Meanwhile, Justice Binta Nyako of a Federal High Court in Abuja on Thursday said President Muhammadu Buhari was only expressing his personal opinion when he said last year December that the leader of the Indigenous People of Biafra, Nnamdi Kanu, could not be granted bail.

The judge said this in her ruling on the bail applications filed by Kanu and his co-accused persons.

President Buhari, had in his first presidential media chat, in December 2015, said the likes of Kanu and the immediate past National Security Adviser, Sambo Dasuki, who was accused of spearheading the diversion of over $2bn meant for arms procurement, could not be granted bail because of the gravity of the offences they had committed.

Though Justice Nyako refused to grant bail to Kanu and his co-accused persons, she pointed out while alluding to the issue of Buhari’s comment raised in the application filed by defence lawyers that the President was entitled to his personal opinion.

The judge said the President’s personal opinion was not binding on the court.

The judge said, “President Muhammadu Buhari is entitled to freedom of expression and his opinion.

“However, it does not necessarily have the force of law on the court.”

Kanu and his co-accused persons are being prosecuted by the Federal Government for offences including treasonable felony and an act bordering on terrorism.

The three other accused persons are National Coordinators of IPOB, Mr. Chidiebere Onwudiwe, Benjamin Madubugwu and David Nwawuisi.

The defendants were, in the 11 counts, accused of managing an unlawful society, publication of defamatory matter, illegal possession of firearms and improper importation of goods.

Onwudiwe was specifically accused in one of the counts of an act bordering on terrorism.

All the counts were in connection with the accused persons’ alleged broadcasts on Radio Biafra and the agitation for secession from Nigeria, states in the South-East and South-South zones and other communities in Kogi and Benue states to constitute a Republic of Biafra.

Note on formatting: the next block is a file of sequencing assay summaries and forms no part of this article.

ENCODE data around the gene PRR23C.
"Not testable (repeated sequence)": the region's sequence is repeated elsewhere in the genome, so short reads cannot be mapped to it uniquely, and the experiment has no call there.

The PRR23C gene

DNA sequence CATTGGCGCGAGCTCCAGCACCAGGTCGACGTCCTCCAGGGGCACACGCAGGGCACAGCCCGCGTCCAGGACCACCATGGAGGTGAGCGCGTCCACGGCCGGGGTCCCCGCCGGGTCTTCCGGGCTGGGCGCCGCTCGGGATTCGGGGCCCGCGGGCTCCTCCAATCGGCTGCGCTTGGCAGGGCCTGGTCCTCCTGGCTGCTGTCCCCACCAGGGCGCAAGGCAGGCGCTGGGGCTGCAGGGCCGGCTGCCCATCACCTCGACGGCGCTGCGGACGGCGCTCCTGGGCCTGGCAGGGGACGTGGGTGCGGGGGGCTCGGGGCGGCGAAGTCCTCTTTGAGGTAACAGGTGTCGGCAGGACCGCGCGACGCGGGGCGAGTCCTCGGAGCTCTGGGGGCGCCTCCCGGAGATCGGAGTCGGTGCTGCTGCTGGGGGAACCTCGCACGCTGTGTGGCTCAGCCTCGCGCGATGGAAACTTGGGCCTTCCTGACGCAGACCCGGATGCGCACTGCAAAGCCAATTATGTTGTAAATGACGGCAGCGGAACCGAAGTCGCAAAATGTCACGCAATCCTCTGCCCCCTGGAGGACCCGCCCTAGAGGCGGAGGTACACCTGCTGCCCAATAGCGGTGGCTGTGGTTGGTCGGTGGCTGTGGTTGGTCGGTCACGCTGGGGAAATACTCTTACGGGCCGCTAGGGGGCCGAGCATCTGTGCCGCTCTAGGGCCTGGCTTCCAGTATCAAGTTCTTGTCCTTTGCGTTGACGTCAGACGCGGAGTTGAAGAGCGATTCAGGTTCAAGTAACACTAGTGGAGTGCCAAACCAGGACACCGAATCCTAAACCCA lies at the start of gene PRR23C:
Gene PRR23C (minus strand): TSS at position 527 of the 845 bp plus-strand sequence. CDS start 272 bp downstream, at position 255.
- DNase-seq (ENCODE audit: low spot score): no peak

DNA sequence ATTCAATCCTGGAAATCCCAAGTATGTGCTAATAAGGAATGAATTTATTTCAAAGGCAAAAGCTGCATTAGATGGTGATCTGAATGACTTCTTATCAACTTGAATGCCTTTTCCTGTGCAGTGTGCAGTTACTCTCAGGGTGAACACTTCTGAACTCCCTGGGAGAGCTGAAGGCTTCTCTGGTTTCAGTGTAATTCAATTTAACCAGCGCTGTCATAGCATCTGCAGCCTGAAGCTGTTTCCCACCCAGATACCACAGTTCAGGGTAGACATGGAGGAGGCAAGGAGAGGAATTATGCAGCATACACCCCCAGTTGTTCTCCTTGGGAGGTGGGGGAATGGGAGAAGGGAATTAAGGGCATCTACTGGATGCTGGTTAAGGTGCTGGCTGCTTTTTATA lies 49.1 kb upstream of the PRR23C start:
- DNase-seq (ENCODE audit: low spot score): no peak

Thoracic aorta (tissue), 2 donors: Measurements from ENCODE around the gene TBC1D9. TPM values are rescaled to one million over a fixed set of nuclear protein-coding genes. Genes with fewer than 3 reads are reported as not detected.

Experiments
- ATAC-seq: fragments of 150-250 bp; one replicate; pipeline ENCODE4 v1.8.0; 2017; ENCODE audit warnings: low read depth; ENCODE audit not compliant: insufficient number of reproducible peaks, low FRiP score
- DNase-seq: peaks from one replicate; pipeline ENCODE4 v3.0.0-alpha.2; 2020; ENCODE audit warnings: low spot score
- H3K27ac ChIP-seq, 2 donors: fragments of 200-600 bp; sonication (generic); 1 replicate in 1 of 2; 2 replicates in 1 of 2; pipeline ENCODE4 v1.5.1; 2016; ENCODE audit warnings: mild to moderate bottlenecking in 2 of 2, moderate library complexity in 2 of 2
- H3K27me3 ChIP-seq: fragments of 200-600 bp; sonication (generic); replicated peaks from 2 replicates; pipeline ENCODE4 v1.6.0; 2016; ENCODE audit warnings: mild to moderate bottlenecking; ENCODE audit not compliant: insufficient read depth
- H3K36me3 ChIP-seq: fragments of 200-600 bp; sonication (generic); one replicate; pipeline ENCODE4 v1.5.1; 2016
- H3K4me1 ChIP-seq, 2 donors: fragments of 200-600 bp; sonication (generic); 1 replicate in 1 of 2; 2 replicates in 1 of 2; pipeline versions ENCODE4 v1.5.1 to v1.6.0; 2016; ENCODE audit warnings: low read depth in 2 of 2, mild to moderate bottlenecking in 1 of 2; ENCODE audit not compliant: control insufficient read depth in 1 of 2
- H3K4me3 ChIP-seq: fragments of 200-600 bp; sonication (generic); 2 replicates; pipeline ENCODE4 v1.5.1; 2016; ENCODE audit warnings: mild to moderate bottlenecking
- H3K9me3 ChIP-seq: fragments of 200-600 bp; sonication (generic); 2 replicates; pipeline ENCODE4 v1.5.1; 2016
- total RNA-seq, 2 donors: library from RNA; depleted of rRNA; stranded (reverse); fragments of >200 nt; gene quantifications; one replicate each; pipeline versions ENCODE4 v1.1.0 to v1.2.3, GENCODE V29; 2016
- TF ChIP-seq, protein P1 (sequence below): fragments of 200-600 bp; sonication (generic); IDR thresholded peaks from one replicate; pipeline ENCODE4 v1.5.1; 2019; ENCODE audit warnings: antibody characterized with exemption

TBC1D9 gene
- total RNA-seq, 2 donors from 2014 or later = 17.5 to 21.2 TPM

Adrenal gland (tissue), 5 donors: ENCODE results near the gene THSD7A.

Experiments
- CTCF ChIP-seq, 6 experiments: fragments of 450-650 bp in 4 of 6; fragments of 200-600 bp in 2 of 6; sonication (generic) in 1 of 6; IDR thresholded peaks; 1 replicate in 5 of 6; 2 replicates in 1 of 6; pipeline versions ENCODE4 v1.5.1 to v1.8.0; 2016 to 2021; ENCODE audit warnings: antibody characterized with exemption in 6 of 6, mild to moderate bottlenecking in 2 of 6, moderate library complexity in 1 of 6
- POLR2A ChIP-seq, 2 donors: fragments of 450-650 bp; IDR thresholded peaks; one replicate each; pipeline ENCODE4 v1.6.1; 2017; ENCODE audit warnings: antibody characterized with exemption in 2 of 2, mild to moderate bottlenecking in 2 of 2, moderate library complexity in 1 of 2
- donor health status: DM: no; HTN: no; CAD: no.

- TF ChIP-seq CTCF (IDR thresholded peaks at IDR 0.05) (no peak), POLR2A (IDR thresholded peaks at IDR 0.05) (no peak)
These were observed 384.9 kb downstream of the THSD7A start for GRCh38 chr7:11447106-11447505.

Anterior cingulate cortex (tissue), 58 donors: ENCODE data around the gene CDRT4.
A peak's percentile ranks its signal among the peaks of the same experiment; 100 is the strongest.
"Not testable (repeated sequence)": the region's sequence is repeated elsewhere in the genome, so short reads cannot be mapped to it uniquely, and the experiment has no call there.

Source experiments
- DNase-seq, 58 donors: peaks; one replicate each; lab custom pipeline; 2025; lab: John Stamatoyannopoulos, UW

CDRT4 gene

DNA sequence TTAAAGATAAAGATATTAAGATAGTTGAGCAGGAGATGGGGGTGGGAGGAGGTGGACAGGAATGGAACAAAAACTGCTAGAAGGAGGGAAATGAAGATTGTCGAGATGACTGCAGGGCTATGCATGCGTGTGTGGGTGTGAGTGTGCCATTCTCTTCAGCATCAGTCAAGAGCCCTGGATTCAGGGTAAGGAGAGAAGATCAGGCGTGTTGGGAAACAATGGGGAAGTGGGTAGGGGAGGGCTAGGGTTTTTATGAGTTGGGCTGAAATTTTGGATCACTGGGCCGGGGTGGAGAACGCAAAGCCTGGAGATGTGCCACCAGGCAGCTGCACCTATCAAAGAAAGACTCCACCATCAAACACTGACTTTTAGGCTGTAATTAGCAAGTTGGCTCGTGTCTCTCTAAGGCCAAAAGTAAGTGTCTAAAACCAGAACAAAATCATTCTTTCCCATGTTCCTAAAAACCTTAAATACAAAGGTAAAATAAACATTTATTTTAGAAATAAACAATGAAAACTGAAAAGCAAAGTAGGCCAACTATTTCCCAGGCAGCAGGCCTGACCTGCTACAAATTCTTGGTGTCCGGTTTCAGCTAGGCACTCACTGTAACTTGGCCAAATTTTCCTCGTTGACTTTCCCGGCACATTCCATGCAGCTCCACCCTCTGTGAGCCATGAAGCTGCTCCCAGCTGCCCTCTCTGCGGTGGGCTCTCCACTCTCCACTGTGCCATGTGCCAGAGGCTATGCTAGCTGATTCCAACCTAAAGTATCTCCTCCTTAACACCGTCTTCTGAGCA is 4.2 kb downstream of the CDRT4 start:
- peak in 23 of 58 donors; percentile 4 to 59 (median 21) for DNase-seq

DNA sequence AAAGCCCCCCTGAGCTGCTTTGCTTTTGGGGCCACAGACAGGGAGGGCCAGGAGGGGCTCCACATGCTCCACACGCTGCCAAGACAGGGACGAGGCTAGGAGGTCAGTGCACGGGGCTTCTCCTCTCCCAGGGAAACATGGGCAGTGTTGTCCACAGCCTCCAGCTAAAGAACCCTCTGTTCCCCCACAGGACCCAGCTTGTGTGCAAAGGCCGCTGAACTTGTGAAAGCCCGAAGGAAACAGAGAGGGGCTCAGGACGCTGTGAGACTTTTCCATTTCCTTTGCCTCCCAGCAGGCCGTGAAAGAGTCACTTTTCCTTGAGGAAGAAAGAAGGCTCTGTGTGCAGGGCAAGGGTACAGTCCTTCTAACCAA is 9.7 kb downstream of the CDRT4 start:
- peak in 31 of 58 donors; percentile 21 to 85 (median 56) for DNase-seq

Ruling on the applications filed by the four defendants on Thursday, Justice Nyako held that the defendants were not deserving of being granted bail as most of the charges preferred against them were “ordinarily not bailable”.

Before the case was heard on Thursday, Justice John Tsoho, who was handling the case before Kanu accused him of bias, had some weeks ago, refused to grant bail to the accused persons.

The case was transferred to Justice Nyako on account of Kanu’s allegation and all the accused were re-arraigned before her on November 8.

The lawyers to the four accused persons filed fresh bail applications which were subsequently argued on November 17.

Ruling on Thursday, Justice Nyako held that she had no reason to “deviate” from the earlier “findings” of Justice Tsoho, who had refused to grant bail to the accused while presiding over the case.

Justice Nyako ruled on Thursday that though the case started de novo (afresh) before her, there were no new facts and circumstances that could warrant her to grant bail to the accused as the charges preferred against them were “serious offences”.

She said as an alternative to granting bail to the defendants, she preferred to order an accelerated hearing of the case.

The prosecuting counsel, Mr. Shuaibu Labaran, after the judge delivered her ruling on Thursday, moved his application for witness protection.

He sought an order of the court “granting leave to the prosecution witnesses to be protected by giving evidence behind screen to be provided by the court.”

All the four defence lawyers opposed the application.

The judge fixed December 13 for ruling.

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